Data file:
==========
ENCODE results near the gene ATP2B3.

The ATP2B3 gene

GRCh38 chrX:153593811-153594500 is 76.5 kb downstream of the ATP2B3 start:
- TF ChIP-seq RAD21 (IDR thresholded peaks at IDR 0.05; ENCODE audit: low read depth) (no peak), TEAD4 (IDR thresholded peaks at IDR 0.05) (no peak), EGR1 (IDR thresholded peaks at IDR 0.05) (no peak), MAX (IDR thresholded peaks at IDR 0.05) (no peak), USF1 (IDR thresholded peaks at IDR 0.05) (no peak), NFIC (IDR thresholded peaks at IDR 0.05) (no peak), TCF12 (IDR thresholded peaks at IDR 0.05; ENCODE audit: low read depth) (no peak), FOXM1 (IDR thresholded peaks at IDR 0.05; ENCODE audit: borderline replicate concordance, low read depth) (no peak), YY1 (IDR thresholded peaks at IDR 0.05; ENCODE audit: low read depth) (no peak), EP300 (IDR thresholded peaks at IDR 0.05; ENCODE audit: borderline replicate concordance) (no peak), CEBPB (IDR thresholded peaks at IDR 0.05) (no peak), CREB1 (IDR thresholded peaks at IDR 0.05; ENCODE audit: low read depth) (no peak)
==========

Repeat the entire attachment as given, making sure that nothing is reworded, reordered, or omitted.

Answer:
ENCODE results near the gene ATP2B3.

The ATP2B3 gene

GRCh38 chrX:153593811-153594500 is 76.5 kb downstream of the ATP2B3 start:
- TF ChIP-seq RAD21 (IDR thresholded peaks at IDR 0.05; ENCODE audit: low read depth) (no peak), TEAD4 (IDR thresholded peaks at IDR 0.05) (no peak), EGR1 (IDR thresholded peaks at IDR 0.05) (no peak), MAX (IDR thresholded peaks at IDR 0.05) (no peak), USF1 (IDR thresholded peaks at IDR 0.05) (no peak), NFIC (IDR thresholded peaks at IDR 0.05) (no peak), TCF12 (IDR thresholded peaks at IDR 0.05; ENCODE audit: low read depth) (no peak), FOXM1 (IDR thresholded peaks at IDR 0.05; ENCODE audit: borderline replicate concordance, low read depth) (no peak), YY1 (IDR thresholded peaks at IDR 0.05; ENCODE audit: low read depth) (no peak), EP300 (IDR thresholded peaks at IDR 0.05; ENCODE audit: borderline replicate concordance) (no peak), CEBPB (IDR thresholded peaks at IDR 0.05) (no peak), CREB1 (IDR thresholded peaks at IDR 0.05; ENCODE audit: low read depth) (no peak)